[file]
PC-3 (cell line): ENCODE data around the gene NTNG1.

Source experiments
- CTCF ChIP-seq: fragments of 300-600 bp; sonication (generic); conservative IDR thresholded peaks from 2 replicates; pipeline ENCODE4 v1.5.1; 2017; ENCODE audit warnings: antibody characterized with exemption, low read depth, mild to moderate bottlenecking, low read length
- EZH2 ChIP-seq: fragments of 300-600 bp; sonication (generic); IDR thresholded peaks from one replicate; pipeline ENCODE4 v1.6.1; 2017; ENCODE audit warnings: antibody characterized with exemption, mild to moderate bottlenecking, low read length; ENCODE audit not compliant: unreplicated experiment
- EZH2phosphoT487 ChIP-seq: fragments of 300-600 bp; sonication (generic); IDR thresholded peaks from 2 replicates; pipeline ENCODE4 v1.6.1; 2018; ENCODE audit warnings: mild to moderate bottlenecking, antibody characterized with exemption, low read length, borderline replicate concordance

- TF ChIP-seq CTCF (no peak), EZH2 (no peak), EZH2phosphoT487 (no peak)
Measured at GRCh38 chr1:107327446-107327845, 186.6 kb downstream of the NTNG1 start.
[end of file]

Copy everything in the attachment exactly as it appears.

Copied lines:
PC-3 (cell line): ENCODE data around the gene NTNG1.

Source experiments
- CTCF ChIP-seq: fragments of 300-600 bp; sonication (generic); conservative IDR thresholded peaks from 2 replicates; pipeline ENCODE4 v1.5.1; 2017; ENCODE audit warnings: antibody characterized with exemption, low read depth, mild to moderate bottlenecking, low read length
- EZH2 ChIP-seq: fragments of 300-600 bp; sonication (generic); IDR thresholded peaks from one replicate; pipeline ENCODE4 v1.6.1; 2017; ENCODE audit warnings: antibody characterized with exemption, mild to moderate bottlenecking, low read length; ENCODE audit not compliant: unreplicated experiment
- EZH2phosphoT487 ChIP-seq: fragments of 300-600 bp; sonication (generic); IDR thresholded peaks from 2 replicates; pipeline ENCODE4 v1.6.1; 2018; ENCODE audit warnings: mild to moderate bottlenecking, antibody characterized with exemption, low read length, borderline replicate concordance

- TF ChIP-seq CTCF (no peak), EZH2 (no peak), EZH2phosphoT487 (no peak)
Measured at GRCh38 chr1:107327446-107327845, 186.6 kb downstream of the NTNG1 start.